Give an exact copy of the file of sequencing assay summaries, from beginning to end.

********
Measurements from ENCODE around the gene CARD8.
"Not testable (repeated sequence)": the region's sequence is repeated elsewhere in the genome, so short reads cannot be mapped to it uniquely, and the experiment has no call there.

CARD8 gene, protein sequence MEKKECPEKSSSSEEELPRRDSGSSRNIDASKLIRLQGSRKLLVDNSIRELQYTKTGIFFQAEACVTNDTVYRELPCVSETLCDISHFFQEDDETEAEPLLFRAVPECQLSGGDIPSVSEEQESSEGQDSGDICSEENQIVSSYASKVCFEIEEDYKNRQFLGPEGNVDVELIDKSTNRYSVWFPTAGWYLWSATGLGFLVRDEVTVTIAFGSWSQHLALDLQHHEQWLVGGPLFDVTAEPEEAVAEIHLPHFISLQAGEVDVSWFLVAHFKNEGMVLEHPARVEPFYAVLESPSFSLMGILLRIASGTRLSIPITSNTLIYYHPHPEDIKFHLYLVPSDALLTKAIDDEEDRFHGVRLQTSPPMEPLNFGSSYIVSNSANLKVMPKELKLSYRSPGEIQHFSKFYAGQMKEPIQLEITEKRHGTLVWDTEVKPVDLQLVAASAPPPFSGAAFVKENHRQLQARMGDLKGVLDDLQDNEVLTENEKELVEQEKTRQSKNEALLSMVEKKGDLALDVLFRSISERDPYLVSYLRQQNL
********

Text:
Measurements from ENCODE around the gene CARD8.
"Not testable (repeated sequence)": the region's sequence is repeated elsewhere in the genome, so short reads cannot be mapped to it uniquely, and the experiment has no call there.

CARD8 gene, protein sequence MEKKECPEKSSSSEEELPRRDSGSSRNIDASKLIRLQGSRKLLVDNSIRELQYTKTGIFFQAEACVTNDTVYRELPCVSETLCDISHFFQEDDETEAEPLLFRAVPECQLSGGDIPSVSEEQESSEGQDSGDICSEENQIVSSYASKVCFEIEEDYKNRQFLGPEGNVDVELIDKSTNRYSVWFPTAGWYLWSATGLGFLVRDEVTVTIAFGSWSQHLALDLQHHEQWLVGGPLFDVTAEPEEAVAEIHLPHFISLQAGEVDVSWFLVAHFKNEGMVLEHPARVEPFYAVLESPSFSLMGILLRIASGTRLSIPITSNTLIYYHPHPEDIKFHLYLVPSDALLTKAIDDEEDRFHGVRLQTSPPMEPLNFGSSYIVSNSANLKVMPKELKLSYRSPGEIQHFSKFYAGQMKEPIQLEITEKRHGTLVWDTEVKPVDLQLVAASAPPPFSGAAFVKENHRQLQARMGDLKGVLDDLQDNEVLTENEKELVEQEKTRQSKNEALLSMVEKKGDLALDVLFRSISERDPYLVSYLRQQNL